Consumer Trends 2021

COVID-19 impacted every aspect of life in 2020 and will continue to do so in 2021, even with the much-anticipated vaccines rolling out. The start of a new year brings reflection on the past and a look towards the future, making it just the right time to predict what trends will emerge and have longevity into 2021.

Access for all

Access to food, healthcare, housing, education, internet, and safe work environments will continue to be a priority in 2021. Individuals, brands, and local governments will step up and take action to make sure access to essential services are available.

For example, school districts across the country have created Wi-Fi programs where school buses are equipped as Wi-Fi hotspots and driven to different locations throughout the week so students won’t miss school. Telemedicine is more widely used due to the pandemic, so having similar free Wi-Fi hotspots available for such appointments could provide better access to routine health visits.

In 2016, Whirlpool put washing machines and dryers in schools to give families access to laundry with the added success of lowering absenteeism. This type of strategic thinking is needed now as basic needs are growing. Community refrigerators and mobile showers are two services that have become popular during the pandemic to help fill gaps in community needs. They also provide brands opportunities to become involved locally.

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Conscious Consumption

Last year, we predicted that sustainability would impact buying decisions as consumers become more conscious of the amount of waste they create. This year conscious consumption will continue to play a role in consumer buying behaviors, but it will be more focused on following the dollar and supporting local and minority-owned businesses. The Black Lives Matter movement pushed  the need to support BIPOC-owned businesses to the forefront and consumers are paying attention to brand values, where they spend their money, and who that company works with.

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Belonging

Diversity, equity & inclusion (DE&I) made headlines in 2020, but without a sense of belonging, progress in the DE&I space could be lost over time. The 4A’s found that the one critical ingredient missing from DE&I interventions is evidence-based approaches that promote a culture of belonging for all employees.

Employee feelings of belonging lead to strong drivers of engagement, productivity, and retention. Harvard Business Review found that high employee increases job performance, drops turnover risk, and reduces the amount of sick days taken. Diversity, equity, inclusion, and now belonging continue to positively impact the bottom line, leaving no more excuses.

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Casualization of fashion will lead to experimentation

Hello, sweatpants and Zoom shirts! Stay-at-home orders shifted the way consumers dress. Athleisure, leisure, and activewear were bright spots in the apparel market last year. Comfort will still rule as consumers start to gather in-person again and some head back into the physical office, but consumers will want to get out of their sweatpants. Athflow, athleisure meets elegance, will be the new buzzword.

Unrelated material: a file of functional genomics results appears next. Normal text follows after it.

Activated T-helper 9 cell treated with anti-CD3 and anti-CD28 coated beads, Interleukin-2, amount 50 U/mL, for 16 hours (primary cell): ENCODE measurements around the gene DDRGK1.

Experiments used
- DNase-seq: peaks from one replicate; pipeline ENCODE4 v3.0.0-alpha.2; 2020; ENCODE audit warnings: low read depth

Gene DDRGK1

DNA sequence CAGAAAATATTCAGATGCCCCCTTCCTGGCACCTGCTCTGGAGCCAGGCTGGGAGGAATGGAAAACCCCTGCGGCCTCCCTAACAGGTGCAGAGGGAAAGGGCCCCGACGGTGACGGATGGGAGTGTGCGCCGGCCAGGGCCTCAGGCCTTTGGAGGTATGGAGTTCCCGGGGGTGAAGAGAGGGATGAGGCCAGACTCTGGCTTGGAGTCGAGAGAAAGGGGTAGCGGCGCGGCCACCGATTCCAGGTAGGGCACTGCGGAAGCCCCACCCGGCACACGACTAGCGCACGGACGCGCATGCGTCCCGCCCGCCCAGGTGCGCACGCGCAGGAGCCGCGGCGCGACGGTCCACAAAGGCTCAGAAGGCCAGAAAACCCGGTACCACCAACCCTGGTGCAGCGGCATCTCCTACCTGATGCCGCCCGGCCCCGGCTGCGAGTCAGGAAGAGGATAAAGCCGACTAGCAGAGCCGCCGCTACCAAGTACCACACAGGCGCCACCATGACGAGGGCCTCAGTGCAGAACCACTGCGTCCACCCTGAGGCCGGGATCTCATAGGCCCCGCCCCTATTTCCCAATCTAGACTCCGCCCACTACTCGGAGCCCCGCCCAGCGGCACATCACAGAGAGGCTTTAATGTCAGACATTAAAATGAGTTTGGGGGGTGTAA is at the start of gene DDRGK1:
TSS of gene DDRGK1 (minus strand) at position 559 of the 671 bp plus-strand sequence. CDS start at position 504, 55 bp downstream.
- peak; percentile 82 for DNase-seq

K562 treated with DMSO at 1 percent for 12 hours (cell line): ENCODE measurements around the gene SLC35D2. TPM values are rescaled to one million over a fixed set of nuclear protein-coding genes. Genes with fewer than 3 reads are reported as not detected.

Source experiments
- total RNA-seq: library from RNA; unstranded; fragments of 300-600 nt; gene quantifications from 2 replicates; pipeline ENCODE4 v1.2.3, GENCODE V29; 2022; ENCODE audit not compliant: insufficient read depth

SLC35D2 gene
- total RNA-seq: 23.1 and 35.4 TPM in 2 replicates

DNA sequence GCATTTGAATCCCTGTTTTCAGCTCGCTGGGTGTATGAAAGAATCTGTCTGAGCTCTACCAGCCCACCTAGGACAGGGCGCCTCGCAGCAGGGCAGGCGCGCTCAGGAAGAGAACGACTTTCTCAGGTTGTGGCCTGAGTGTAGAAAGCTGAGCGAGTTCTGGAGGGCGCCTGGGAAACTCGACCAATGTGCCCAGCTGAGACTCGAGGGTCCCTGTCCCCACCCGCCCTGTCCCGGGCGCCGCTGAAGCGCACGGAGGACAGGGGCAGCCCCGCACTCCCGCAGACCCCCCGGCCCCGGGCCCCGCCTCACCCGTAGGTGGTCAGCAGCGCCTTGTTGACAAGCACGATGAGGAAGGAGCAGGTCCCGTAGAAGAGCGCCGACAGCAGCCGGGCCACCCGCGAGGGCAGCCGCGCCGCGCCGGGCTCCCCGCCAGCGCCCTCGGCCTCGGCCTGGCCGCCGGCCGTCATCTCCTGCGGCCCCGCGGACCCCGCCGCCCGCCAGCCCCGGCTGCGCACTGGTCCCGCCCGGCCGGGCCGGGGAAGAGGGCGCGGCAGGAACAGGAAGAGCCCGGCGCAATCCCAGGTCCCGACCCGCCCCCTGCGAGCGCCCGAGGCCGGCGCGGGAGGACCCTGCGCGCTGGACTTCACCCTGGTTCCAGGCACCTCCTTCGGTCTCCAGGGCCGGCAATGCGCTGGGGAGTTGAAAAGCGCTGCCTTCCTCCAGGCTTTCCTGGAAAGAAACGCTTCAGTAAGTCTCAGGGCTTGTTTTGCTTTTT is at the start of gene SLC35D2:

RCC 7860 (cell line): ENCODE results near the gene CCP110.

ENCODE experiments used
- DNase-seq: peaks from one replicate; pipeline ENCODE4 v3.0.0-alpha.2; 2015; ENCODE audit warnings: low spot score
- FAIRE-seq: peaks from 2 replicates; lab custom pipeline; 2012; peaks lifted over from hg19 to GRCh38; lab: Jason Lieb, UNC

We also predict that everyday fashion will become a bit more extravagant and experimental. No longer will the designer handbag or brightly printed top be saved for a special occasion, but brought out for a movie night, maybe at the drive-in.

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Drive-ins

The car became an oasis in 2020 and with it a renaissance of the drive-in. Creativity pushed the drive-in model forward to become a platform for brand activations.

Netflix’s Stranger Things brought the Upside Down to life in a drive-thru event for Halloween, while car washes also jumped on the Halloween car experience. An immersive exhibition featuring the art of Vincent van Gogh transitioned to an in-car experience once COVID hit. Drive-in and drive-thru experiences will continue to innovate as they continue to allow people to enjoy entertainment and brand experiences safely.

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DIY

Consumers learned a lot of new skills—from home improvement to baking bread to cutting hair—during stay-at-home orders. DIY is serving many functions; it’s how consumers are saving money, it’s a way to decrease stress, and it helps pass the time.

The 66 days it takes for a habit to form is way past in this COVID-world, so consumers will continue to do some services themselves post-pandemic, ultimately impacting purchase behaviors. Think with Google highlights that the new DIY mindset will cause consumers to buy ingredients and supplies versus finished products.

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Virtual and in-game events

The success of Travis Scott’s Fortnite concert showed how impactful a virtual, in-game experience can be. Animal Crossing and Robolox also have proved successful in creating branded experiences. Brands should take advantage of gaming and social platforms to interact with and reach new consumers.

Virtual events and trade shows will continue into 2021. The expense is less, they are safer, and attendance has been up, most likely because virtual events are more accessible and on-demand sessions allow for increased participation. We predict that hybrid events, those that have in-person and virtual components, will be the standard going forward.

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Check out the 4A’s Consumer Trends and Media Trends sections for more trend reports and predictions.